Neurological and histological examinations

Neurological status was evaluated using Bederson et al.[3]’s grading. Frozen rat brains fixed with paraformaldehyde were serially sectioned on a cryostat into 30-μm coronal sections. Histologic examination was performed with cresyl violet staining (Sigma) to assess neuronal death and Fluoro-Jade C (Histochem, Jefferson, AR, USA) histofluorescence staining to localize neuronal degeneration. Immunohistochemistry was performed with anti-glial fibrillary acidic protein (Biogenesis, San Ramon, CA, USA) for astrocytes and anti-ionized calcium-binding adapter molecule 1 (Wako, Osaka, Japan) for microglia. Detailed information is provided in the Supplement Method 1.

RESULTS

Most of rat brains were stained with EB, with a various range of grades from 1 to 3 (Supplementary Table 1). There were no histological abnormalities in the sham group (Supplementary Table 2, Supplementary Figs. 1 and 2). No neurotoxicity was observed (Bederson’s grade 0 in all cases) in any rats regardless of drug type, concentration or time period (Fig. 4 and Supplementary Figs. 3-14). Moderate degrees of inflammatory cell aggregation and neuronal damage were identified in 1 of 15 sections of just one rat brain (No. 4, day 14 after injection of 600 μg human paclitaxel dose; Supplementary Figs. 15 and 16). No rat showed neurological abnormalities.

DISCUSSION

The restenosis rate after treating symptomatic ICAS with bare-metal stents is known to be as high as approximately 30% [8,12]. Moreover, DESs and DEBs for ICAS caused lower rates of restenosis, ranging from 0% to 5% and from 0% to 13%, respectively [2,12]. Using DESs and DEBs in cerebral arteries could provoke neurotoxicity. Fortunately, chronic exposure of the brain to low doses of the drugs released from DEBs and DESs appears safe, based on the lack of reports about neurotoxicity due to systemic effects of the drugs in interventional cardiology over 15 years. And, not a few preliminary preclinical and clinical studies showed no local and systemic complications, yet [1,6,7,9,10,12,13,16]. In the early period after DES and DEB placement, high amounts of the drugs are released from the devices within the cerebral arteries. These high amounts could have harmful local effects on the brain. For example, 75-80% of the drugs are released into the bloodstream after DEB inflation, and only 10-15% are attached to the target vessel wall [18]. This study is the first animal experiment examining neurotoxicity due to the local effects of intra-arterial injection of high-dose paclitaxel and rapamycin. Our experiment showed no neurotoxicity, even though the drugs more easily penetrated into the brain tissues due to mannitol-induced BBB opening and higher doses, up to 4-times higher than the general dose on devices, were administered.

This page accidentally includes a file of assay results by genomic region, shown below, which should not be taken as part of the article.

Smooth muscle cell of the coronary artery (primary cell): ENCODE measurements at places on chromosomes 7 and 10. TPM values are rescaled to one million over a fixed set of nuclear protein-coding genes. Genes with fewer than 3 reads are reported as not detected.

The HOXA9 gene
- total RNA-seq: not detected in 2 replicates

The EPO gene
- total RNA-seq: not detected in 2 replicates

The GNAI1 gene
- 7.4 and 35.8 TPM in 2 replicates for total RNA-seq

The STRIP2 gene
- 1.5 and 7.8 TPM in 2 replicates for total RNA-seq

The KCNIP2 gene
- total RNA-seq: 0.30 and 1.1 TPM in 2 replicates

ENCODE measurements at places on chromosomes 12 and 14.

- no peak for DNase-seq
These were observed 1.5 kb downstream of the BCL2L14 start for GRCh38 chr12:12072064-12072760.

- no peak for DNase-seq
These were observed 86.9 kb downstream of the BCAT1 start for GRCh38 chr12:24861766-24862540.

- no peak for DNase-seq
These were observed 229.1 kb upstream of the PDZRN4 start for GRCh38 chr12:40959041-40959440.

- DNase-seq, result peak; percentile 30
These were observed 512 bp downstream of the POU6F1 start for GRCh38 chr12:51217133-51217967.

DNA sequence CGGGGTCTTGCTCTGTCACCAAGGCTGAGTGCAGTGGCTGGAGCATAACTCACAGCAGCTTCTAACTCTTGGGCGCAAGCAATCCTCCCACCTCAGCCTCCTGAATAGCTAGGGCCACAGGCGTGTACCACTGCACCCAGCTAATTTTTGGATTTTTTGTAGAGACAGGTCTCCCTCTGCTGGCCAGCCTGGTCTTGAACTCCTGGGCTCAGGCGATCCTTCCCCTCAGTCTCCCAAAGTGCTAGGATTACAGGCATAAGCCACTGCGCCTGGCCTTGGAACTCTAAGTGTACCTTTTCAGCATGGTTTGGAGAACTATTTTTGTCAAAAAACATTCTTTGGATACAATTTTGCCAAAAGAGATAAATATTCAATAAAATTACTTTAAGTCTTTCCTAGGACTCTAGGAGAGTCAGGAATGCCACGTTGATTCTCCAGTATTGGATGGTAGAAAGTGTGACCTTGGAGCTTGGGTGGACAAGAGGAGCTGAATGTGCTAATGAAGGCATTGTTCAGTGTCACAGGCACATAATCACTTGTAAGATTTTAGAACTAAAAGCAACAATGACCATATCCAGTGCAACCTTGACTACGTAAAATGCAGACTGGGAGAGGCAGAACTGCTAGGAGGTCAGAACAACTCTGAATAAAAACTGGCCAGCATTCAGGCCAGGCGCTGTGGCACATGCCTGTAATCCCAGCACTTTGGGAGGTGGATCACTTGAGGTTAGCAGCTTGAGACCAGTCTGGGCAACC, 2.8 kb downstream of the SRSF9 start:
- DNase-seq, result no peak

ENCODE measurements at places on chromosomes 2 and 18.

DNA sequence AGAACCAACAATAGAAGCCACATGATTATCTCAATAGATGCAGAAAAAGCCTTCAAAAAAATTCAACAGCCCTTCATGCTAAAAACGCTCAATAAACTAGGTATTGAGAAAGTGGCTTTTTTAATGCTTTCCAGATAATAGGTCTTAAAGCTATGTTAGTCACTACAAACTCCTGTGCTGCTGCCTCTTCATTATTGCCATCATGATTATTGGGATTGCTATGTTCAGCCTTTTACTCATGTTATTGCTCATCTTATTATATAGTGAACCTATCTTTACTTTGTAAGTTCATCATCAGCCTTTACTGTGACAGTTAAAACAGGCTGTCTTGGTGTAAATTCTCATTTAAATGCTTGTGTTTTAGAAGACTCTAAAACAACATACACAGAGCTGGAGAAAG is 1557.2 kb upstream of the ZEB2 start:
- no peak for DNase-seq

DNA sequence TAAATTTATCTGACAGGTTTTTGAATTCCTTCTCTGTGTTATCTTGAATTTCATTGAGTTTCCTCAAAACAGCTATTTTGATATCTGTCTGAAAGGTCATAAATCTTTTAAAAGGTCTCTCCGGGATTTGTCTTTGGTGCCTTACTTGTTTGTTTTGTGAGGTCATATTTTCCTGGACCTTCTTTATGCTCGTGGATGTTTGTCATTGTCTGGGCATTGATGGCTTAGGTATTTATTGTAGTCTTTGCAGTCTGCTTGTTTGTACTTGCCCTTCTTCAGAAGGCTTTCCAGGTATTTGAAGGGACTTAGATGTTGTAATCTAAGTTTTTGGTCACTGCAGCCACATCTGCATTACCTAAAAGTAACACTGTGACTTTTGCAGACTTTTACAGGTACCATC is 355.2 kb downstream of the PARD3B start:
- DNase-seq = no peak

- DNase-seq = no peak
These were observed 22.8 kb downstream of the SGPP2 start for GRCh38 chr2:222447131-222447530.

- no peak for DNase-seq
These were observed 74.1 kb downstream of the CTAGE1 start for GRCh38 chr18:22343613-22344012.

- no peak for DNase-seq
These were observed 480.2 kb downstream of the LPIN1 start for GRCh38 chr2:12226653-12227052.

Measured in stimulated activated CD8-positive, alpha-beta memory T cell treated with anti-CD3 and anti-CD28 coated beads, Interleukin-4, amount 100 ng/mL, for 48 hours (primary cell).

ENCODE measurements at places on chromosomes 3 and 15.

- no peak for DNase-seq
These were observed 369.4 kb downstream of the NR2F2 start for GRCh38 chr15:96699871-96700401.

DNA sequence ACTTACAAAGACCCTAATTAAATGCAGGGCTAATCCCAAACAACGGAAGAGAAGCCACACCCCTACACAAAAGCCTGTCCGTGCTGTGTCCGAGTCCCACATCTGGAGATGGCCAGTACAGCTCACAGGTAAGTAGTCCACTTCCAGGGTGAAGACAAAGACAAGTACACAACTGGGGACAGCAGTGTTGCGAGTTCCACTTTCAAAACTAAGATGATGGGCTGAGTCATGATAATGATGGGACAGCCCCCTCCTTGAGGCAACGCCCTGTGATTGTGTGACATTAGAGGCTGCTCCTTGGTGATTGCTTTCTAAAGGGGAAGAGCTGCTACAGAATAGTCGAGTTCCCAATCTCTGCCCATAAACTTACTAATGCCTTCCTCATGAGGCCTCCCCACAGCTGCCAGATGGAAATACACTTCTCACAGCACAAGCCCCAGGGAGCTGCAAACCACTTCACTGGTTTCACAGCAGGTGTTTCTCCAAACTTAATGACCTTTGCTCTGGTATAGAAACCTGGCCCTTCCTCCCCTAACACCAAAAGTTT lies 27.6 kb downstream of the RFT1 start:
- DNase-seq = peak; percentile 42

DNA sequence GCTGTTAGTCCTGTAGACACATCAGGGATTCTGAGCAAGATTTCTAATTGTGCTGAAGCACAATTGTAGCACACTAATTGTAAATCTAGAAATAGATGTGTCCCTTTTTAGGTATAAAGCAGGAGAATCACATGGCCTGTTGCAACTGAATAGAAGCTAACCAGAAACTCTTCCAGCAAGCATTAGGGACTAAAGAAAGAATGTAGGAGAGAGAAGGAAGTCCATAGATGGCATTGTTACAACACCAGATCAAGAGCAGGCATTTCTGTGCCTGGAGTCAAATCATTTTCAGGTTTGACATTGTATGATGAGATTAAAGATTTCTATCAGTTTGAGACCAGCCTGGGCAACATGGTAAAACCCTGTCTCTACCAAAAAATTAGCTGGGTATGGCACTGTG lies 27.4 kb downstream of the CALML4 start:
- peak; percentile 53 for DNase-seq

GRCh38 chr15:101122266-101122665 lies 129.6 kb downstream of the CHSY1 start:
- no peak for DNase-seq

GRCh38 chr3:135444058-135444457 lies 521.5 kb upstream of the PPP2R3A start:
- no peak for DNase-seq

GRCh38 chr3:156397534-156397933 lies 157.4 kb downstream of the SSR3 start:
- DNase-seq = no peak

The major adverse event related to paclitaxel is peripheral neuropathy [17]. It has been reported that peripheral neuropathy of any grade can occur with 100 to 300 mg/m2 paclitaxel. The cumulative dose that causes severe neuropathy is known to be approximately 1000 mg/m2 [17]. For example, considering the surface dose (3 μg/mm2) and specifications of SeQuent® Please NEO (B. Braun Medical, Melsungen AG, Berlin, Germany), a novel paclitaxel-coated balloon ranging from 2.0×10 mm to 4.0×40 mm, the total surface dose is approximately 380 μg-3 mg. As the total surface dose ranges between 1/180-1/60 of the dose that causes peripheral neuropathy, paclitaxelrelated neurotoxicity hardly seems to occur, even if a full dose is released from the highest specification of the balloon. Moreover, paclitaxel cannot normally cross the BBB, and only two cases of grand mal seizure, leading to suspicion of central nervous system toxicity, have been reported [15]. Each ovarian cancer patient experienced seizures after intravenous injection of more than 250 mg/m2 paclitaxel in early clinical trials. However, the direct causality of paclitaxel is not clear because one patient had a brain metastasis and sub-therapeutic blood levels of phenytoin, and paclitaxel was not detected in the cerebrospinal fluid of the other patient.
Rapamycin is an immunosuppressant used for solid organ transplantation and a major drug coated on DESs. Rapamycin- related complications mainly include myelosuppression and hyperlipidemia. Although rapamycin easily crosses the BBB, neurotoxicity has not been reported except in five cases of posterior reversible encephalopathy, which was suspected to be caused by rapamycin-related neurotoxicity simply based on recovery after rapamycin discontinuation [5,11]. Therefore, even though our experiment did not show high-dose rapamycininduced neurotoxicity in a rat model, using rapamycin-coated devices needs to be avoided until the adverse effects in humans are clearly shown.